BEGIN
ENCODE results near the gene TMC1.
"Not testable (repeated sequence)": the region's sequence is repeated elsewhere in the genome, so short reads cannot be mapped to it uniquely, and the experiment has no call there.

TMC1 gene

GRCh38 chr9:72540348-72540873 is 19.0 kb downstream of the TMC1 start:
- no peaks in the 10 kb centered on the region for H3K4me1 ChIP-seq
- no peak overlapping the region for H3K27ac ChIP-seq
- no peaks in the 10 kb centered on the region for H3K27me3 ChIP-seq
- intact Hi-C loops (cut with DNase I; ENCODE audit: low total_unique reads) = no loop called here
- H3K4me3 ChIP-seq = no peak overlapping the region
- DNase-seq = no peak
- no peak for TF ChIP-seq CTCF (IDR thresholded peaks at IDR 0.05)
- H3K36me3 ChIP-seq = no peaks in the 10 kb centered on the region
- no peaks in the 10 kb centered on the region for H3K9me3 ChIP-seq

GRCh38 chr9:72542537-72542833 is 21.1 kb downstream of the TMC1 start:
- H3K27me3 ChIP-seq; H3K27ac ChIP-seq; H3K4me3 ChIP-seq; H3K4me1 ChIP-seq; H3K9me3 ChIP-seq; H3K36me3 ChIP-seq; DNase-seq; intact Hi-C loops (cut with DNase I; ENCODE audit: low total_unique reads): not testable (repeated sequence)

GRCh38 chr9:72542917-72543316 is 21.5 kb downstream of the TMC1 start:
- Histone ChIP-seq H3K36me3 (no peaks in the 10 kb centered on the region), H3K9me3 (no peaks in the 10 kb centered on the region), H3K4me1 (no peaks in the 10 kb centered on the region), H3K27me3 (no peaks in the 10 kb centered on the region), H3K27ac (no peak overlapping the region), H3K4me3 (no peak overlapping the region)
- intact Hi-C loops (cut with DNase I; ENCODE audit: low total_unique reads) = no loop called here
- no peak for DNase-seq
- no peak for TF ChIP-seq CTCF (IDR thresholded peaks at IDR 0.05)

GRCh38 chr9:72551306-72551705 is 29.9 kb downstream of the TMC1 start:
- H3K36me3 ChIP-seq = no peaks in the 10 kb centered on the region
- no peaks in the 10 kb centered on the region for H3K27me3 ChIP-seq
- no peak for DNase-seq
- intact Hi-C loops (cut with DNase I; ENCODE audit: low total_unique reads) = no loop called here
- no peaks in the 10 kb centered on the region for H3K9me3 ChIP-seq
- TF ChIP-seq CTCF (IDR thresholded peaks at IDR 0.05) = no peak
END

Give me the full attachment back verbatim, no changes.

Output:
ENCODE results near the gene TMC1.
"Not testable (repeated sequence)": the region's sequence is repeated elsewhere in the genome, so short reads cannot be mapped to it uniquely, and the experiment has no call there.

TMC1 gene

GRCh38 chr9:72540348-72540873 is 19.0 kb downstream of the TMC1 start:
- no peaks in the 10 kb centered on the region for H3K4me1 ChIP-seq
- no peak overlapping the region for H3K27ac ChIP-seq
- no peaks in the 10 kb centered on the region for H3K27me3 ChIP-seq
- intact Hi-C loops (cut with DNase I; ENCODE audit: low total_unique reads) = no loop called here
- H3K4me3 ChIP-seq = no peak overlapping the region
- DNase-seq = no peak
- no peak for TF ChIP-seq CTCF (IDR thresholded peaks at IDR 0.05)
- H3K36me3 ChIP-seq = no peaks in the 10 kb centered on the region
- no peaks in the 10 kb centered on the region for H3K9me3 ChIP-seq

GRCh38 chr9:72542537-72542833 is 21.1 kb downstream of the TMC1 start:
- H3K27me3 ChIP-seq; H3K27ac ChIP-seq; H3K4me3 ChIP-seq; H3K4me1 ChIP-seq; H3K9me3 ChIP-seq; H3K36me3 ChIP-seq; DNase-seq; intact Hi-C loops (cut with DNase I; ENCODE audit: low total_unique reads): not testable (repeated sequence)

GRCh38 chr9:72542917-72543316 is 21.5 kb downstream of the TMC1 start:
- Histone ChIP-seq H3K36me3 (no peaks in the 10 kb centered on the region), H3K9me3 (no peaks in the 10 kb centered on the region), H3K4me1 (no peaks in the 10 kb centered on the region), H3K27me3 (no peaks in the 10 kb centered on the region), H3K27ac (no peak overlapping the region), H3K4me3 (no peak overlapping the region)
- intact Hi-C loops (cut with DNase I; ENCODE audit: low total_unique reads) = no loop called here
- no peak for DNase-seq
- no peak for TF ChIP-seq CTCF (IDR thresholded peaks at IDR 0.05)

GRCh38 chr9:72551306-72551705 is 29.9 kb downstream of the TMC1 start:
- H3K36me3 ChIP-seq = no peaks in the 10 kb centered on the region
- no peaks in the 10 kb centered on the region for H3K27me3 ChIP-seq
- no peak for DNase-seq
- intact Hi-C loops (cut with DNase I; ENCODE audit: low total_unique reads) = no loop called here
- no peaks in the 10 kb centered on the region for H3K9me3 ChIP-seq
- TF ChIP-seq CTCF (IDR thresholded peaks at IDR 0.05) = no peak